Young Helen Keller, blind, deaf, and mute since infancy, is in danger of being sent to an institution. Her inability to communicate has left her frustrated and violent. In desperation, her parents seek help from the Perkins Institute, which sends them a "half-blind Yankee schoolgirl" named Annie Sullivan to tutor their daughter. Through persistence and love, and sheer stubbornness, Annie breaks through Helen's walls of silence and darkness and teaches her to communicate. Written by
Christina Dunigan <email@example.com>
The way Annie holds the doll changes after Helen gets back in bed after learning 'milk.' See more »
Maybe you ought to put her away, Father.
Some asylum. It's the kindest thing.
Why, she's your sister, James!
Half-sister. Half mentally defective. She can't even keep herself clean. It's not pleasant to see her about all the time.
Do you dare complain about what you can see?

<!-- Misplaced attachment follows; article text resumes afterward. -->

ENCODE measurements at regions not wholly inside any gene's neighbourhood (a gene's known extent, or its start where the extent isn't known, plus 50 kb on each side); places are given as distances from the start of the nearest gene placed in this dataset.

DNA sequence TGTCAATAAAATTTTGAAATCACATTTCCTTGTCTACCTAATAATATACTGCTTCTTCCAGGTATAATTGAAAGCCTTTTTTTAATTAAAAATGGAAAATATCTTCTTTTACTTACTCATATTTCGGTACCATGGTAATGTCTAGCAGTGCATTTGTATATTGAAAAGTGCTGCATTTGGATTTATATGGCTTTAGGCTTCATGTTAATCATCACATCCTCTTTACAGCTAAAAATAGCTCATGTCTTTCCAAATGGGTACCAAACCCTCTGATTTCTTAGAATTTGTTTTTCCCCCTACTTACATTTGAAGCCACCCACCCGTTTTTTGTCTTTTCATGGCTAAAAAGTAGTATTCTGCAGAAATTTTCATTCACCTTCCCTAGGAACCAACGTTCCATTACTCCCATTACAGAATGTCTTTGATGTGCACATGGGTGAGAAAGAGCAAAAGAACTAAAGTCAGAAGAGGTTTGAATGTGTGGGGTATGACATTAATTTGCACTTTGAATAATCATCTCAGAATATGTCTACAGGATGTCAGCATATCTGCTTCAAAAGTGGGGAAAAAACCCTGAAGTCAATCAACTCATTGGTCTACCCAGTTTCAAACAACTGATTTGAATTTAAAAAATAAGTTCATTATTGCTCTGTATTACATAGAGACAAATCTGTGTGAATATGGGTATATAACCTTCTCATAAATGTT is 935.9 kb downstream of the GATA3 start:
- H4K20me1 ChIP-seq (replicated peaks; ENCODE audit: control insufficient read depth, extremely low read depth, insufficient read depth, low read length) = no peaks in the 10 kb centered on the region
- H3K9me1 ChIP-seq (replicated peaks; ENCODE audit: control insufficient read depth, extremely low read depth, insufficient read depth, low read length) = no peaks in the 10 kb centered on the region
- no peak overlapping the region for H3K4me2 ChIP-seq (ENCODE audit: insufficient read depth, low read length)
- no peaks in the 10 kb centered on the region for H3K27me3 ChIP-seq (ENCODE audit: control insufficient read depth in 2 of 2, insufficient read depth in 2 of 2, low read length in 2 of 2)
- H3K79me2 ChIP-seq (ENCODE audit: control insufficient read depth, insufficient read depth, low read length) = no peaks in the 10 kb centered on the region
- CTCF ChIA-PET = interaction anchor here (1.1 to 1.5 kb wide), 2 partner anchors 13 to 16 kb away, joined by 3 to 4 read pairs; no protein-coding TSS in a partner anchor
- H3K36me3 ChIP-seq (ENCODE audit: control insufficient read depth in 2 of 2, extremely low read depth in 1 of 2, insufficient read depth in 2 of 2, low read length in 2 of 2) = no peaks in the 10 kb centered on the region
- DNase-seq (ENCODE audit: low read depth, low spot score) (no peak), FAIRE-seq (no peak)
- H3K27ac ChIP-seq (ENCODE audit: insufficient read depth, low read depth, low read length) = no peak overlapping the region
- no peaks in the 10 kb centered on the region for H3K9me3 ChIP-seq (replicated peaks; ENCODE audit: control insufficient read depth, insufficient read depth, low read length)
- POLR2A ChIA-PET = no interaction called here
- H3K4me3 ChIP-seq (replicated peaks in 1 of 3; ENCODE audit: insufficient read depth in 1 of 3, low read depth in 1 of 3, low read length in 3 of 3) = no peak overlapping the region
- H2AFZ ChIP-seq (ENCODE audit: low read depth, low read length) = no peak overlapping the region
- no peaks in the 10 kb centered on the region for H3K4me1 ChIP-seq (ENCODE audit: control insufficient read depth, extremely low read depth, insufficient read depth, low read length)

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Where do I begin? Shall I speak of Mrs Bancroft's performance,one of the finest you can watch on a screen?Shall I tell about Patty Duke's tour de force?Shall I praise the mind-boggling work of Arthur Penn,directing the long fight around the table?This movie is a miracle in itself.Behind her dark spectacles,the teacher hides buried terrors,that's why she's bound to understand her unusual pupil.She knows that the solution to her problems lies in herself,that the family is a prison .The parents do not see(or do not want to see) that they erect a wall between their daughter and the world outside by poisoning her with protection.That's why Annie seems brutal,hard on Helen.She could not have broken the wall if she had been a "nice" teacher.Among all Penn's great movies ,"miracle worker" is the only one that has an optimistic end.Since,other directors have tackled autism(children of a lesser God,rain man)but no one has surpassed this black and white gem.
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